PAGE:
Two teenagers -- James Sullivan and Irene Tusken -- claimed they had both been assaulted by black workers employed by a traveling circus, and that Tusken had been raped by five or six of them. Although a medical examination later found no evidence of rape or assault, Duluth police arrested six black men identified by the teenagers, and soon a mob of between 5,000 and 10,000 people formed outside the Duluth city jail. The mob seized three black men -- Elias Clayton, Elmer Jackson, and Isaac McGhie -- held a mock trial, and found them guilty of Irene Tusken's rape. They were taken to 1st Street and 2nd Avenue East, where they were lynched. The next day, the Minnesota National Guard arrived in Duluth to guard the remaining prisoners.

The killings made headlines throughout the country. Many were shocked that such an atrocity had happened in Minnesota. In 2003, the city of Duluth erected a memorial to the murdered workers, and thousands of citizens gathered to recall this sad chapter in Minnesota history and to plea for tolerance and humanity.


There was more proof that racism and hate were not the province of the Southern states. The year after the Duluth lynchings, Minnesota became the first state to pass an anti-lynching law. The following year, in 1922, the Ku Klux Klan held its first meeting in Minnesota, in a woods near Minneapolis. By the next year, there were as many as 10 active Ku Klux Klan chapters in Minneapolis alone. Its influence in Minnesota and the Dakotas continued to grow throughout the early 1920s. There were chapters on college campuses throughout the midwest, and nationally, the Klan's membership was believed to number at least 100,000. The Klan would fade in the North toward the end of the 1920s, as opposition to Klan violence grew, and other issues came to dominate public attention. But the prejudice and fear that motivated cross-burnings and other notorious Klan's activities remained -- toward blacks, Jews, Catholics and anyone who was not, in the Klan's estimation, a true, loyal American.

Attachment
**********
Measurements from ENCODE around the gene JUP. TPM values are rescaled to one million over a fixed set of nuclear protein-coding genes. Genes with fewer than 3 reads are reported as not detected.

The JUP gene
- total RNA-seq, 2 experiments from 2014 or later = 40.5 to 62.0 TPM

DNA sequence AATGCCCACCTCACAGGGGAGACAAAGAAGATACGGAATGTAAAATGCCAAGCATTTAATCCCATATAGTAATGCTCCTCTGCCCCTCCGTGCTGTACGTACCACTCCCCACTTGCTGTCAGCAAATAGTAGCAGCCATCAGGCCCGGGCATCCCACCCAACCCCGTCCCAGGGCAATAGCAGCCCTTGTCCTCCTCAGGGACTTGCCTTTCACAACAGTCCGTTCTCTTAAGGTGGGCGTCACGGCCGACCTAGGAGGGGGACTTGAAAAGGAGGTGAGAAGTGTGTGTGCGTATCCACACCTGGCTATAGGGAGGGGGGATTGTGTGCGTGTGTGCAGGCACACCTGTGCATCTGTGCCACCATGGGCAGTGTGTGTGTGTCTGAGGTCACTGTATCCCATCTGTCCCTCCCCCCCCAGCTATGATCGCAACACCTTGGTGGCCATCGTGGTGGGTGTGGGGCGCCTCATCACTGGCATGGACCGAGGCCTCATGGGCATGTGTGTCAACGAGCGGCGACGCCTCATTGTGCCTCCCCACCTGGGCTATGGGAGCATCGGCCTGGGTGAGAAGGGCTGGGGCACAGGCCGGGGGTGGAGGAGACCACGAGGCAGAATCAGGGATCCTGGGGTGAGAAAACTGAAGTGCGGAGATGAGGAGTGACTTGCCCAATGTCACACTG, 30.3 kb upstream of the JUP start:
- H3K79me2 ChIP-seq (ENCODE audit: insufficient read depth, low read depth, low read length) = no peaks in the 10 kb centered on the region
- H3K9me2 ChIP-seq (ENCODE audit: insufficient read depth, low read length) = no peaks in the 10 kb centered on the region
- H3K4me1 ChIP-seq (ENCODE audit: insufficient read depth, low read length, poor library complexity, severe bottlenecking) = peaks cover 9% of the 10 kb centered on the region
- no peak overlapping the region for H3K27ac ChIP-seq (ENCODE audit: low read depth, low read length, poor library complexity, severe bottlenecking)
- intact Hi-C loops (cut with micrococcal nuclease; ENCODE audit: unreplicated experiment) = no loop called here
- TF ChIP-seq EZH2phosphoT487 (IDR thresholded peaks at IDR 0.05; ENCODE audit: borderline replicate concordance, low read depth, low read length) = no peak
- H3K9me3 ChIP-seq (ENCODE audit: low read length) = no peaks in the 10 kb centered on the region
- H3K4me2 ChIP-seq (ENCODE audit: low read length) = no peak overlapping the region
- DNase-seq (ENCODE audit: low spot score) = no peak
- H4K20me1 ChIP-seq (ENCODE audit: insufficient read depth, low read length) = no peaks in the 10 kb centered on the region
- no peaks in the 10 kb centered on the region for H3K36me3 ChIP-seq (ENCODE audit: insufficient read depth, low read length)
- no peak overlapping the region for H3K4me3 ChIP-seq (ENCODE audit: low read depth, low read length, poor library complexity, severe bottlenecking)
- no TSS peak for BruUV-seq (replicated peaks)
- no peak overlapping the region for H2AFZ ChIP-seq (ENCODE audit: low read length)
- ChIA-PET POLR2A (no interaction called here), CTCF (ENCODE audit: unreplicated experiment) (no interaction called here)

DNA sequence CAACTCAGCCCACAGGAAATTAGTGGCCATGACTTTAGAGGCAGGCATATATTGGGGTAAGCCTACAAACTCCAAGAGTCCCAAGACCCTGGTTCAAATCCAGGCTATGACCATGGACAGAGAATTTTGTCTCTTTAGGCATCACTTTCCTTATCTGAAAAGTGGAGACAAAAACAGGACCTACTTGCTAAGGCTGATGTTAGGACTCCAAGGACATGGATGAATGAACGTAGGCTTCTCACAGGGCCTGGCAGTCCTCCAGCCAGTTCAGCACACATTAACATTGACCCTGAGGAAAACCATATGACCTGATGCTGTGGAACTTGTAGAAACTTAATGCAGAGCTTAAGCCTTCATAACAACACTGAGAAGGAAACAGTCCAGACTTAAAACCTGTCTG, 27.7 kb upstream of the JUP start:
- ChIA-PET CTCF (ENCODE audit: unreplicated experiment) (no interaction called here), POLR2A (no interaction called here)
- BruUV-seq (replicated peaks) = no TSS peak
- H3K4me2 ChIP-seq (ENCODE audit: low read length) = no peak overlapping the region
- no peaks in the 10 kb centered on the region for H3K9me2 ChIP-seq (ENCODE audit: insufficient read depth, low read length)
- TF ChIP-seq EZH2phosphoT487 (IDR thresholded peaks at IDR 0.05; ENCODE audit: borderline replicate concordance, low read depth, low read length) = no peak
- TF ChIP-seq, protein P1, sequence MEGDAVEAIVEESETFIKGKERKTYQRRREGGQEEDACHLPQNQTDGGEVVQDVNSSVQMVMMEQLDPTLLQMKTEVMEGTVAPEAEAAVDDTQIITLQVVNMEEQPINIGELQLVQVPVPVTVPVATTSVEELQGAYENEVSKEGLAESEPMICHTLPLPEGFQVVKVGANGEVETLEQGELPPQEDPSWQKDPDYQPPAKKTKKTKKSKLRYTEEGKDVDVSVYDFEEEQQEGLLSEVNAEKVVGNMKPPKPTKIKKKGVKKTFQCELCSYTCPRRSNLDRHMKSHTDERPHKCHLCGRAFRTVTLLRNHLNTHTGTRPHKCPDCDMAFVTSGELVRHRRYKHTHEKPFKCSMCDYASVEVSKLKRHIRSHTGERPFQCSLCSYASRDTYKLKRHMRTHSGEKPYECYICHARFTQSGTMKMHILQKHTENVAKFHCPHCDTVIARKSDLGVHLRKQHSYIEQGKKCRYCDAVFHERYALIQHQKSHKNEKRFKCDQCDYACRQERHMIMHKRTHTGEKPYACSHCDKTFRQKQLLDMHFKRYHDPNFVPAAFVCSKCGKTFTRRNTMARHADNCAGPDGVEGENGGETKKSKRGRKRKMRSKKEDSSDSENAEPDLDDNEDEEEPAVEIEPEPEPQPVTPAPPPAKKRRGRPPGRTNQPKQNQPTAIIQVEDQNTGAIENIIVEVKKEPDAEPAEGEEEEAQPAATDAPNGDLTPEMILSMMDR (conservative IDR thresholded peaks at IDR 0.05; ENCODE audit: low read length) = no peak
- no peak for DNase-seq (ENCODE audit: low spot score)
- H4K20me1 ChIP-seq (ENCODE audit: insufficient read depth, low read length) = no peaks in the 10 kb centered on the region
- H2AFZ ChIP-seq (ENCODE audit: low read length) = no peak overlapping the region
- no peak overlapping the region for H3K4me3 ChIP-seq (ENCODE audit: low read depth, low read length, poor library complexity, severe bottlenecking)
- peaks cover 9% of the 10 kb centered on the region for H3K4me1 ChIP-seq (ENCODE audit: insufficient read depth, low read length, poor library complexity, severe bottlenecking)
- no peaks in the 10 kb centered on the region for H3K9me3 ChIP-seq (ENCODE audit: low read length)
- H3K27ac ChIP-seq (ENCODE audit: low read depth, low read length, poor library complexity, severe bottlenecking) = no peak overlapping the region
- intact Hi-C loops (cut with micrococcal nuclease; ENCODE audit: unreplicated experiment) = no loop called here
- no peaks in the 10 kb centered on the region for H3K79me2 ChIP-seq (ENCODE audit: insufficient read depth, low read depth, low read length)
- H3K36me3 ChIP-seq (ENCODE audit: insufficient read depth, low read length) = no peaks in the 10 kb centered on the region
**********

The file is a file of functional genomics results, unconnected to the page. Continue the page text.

Until 1924, Indians were not universally considered citizens of the United States. Although many had become citizens through military service, special treaties, or by marrying a citizen, some could not vote or enjoy the other rights of citizenship, and there was no path of naturalization available to them, as there was for new immigrants. Then in 1924 Congress passed the federal Indian Citizenship Act, which granted citizenship to all Native American born in the United Sates. The move was seen as part of the some U.S leaders' goal to assimilate Indians into the American mainstream, and to recognize their valiant service to the nation in World War I.